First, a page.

GRCh38 · COSMIC v92

Summary

This section shows a summary for the selected study (COSU identifier) or publication (COSP identifier). Studies may have been performed by the Sanger Institute Cancer Genome Project, or imported from the ICGC/TCGA. You can see more information on the help pages.

Reference
A Single-Nucleotide Substitution Mutator Phenotype Revealed by Exome Sequencing of Human Colon Adenomas.
Paper ID
COSP30399
Authors
Nikolaev SI, Sotiriou SK, Pateras IS, Santoni F, Sougioultzis S, Edgren H, Almusa H, Robyr D, Guipponi M, Saarela J, Gorgoulis VG, Antonarakis SE and Halazonetis TD
Affiliation
Department of Genetic Medicine and Development, University of Geneva Medical School, 1 rue Michel-Servet, 1211 Geneva, Switzerland.
Journal
Cancer research, 2012;72(23):6279-89
ISSN: 1538-7445
PMID: 23204322 (view at PubMed or Europe PMC)
Abstract
Oncogene-induced DNA replication stress is thought to drive genomic instability in cancer. In particular, replication stress can explain the high prevalence of focal genomic deletions mapping within very large genes in human tumors. However, the origin of single-nucleotide substitutions (SNS) in nonfamilial cancers is strongly debated. Some argue that cancers have a mutator phenotype, whereas others argue that the normal DNA replication error rates are sufficient to explain the number of observed SNSs. Here, we sequenced the exomes of 24, mostly precancerous, colon polyps. Analysis of the sequences revealed mutations in the APC, CTNNB1, and BRAF genes as the presumptive cancer-initiating events and many passenger SNSs. We used the number of SNSs in the various lesions to calculate mutation rates for normal colon and adenomas and found that colon adenomas exhibit a mutator phenotype. Interestingly, the SNSs in the adenomas mapped more often than expected within very large genes, where focal deletions in response to DNA replication stress also map. We propose that single-stranded DNA generated in response to oncogene-induced replication stress compromises the repair of deaminated cytosines and other damaged bases, leading to the observed SNS mutator phenotype.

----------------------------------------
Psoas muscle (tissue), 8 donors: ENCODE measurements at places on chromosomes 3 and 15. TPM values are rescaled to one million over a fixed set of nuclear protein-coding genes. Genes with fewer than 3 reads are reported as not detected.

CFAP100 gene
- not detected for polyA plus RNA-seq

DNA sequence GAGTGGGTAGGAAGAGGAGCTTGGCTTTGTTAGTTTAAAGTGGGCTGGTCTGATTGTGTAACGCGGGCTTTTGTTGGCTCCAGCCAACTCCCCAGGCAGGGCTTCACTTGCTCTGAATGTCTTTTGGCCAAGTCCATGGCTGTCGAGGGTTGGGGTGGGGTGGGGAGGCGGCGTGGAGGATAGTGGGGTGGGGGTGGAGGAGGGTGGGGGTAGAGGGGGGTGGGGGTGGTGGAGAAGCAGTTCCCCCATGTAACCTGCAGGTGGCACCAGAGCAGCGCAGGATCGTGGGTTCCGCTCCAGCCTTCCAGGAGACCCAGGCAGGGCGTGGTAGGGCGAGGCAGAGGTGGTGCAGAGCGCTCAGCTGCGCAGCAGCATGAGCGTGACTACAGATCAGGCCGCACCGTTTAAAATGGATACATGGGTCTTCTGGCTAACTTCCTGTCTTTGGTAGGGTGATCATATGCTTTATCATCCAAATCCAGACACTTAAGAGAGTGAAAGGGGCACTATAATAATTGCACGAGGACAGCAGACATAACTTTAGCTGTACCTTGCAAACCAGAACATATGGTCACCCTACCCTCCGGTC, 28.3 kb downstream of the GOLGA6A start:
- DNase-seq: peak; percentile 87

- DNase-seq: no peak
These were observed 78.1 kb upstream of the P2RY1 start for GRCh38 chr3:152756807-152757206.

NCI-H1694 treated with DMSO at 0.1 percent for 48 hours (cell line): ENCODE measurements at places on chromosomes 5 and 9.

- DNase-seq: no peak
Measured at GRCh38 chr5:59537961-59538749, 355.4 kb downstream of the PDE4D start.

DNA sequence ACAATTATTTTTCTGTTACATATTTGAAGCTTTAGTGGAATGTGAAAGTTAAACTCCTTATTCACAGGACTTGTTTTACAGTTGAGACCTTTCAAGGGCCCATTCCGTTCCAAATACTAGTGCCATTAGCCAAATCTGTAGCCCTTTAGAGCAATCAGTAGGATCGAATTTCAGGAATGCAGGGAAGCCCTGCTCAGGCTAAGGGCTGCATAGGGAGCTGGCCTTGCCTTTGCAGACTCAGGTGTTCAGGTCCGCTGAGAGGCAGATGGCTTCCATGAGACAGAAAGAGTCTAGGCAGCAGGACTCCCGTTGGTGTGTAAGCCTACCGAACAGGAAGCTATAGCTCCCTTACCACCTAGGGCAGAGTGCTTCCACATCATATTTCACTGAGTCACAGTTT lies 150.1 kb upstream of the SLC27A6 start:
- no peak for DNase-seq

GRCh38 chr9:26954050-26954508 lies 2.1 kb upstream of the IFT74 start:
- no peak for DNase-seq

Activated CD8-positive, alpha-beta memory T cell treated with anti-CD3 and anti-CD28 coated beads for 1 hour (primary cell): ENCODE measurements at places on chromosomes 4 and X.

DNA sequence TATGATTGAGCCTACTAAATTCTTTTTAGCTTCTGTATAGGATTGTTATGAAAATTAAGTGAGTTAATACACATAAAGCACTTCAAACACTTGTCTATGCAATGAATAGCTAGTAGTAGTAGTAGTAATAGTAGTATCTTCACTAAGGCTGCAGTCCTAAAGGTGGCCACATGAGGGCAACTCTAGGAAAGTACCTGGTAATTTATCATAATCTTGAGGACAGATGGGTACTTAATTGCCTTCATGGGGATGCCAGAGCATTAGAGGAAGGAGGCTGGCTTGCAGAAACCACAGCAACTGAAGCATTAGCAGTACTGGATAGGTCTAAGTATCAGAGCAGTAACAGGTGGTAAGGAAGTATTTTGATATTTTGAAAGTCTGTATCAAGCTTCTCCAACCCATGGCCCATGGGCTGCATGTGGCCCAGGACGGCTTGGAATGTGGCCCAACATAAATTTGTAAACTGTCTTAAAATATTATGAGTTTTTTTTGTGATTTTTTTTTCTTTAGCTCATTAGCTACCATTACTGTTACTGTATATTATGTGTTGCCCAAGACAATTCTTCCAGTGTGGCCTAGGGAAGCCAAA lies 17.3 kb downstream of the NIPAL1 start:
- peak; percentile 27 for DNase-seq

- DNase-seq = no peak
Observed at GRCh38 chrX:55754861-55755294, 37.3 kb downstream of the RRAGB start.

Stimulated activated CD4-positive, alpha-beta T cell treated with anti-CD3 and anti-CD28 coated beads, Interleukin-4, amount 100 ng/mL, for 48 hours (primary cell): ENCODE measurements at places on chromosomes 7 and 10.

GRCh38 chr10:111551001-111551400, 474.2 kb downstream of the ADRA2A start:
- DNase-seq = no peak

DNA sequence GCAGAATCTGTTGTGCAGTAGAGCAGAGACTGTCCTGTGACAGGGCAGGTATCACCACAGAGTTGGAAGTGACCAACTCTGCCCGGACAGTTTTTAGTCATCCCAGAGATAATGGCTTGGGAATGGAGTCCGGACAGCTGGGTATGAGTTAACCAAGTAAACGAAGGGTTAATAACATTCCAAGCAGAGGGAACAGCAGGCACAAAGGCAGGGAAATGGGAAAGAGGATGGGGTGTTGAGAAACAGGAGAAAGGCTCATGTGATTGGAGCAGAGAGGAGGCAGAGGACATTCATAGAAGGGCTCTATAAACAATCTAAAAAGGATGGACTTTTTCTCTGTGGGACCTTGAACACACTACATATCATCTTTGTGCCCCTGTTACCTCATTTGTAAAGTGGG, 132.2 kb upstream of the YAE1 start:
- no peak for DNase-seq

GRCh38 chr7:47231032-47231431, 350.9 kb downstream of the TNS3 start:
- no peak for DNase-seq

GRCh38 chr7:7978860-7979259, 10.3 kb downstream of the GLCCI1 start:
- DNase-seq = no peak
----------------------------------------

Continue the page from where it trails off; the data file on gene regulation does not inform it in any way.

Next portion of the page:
Paper Status
Curated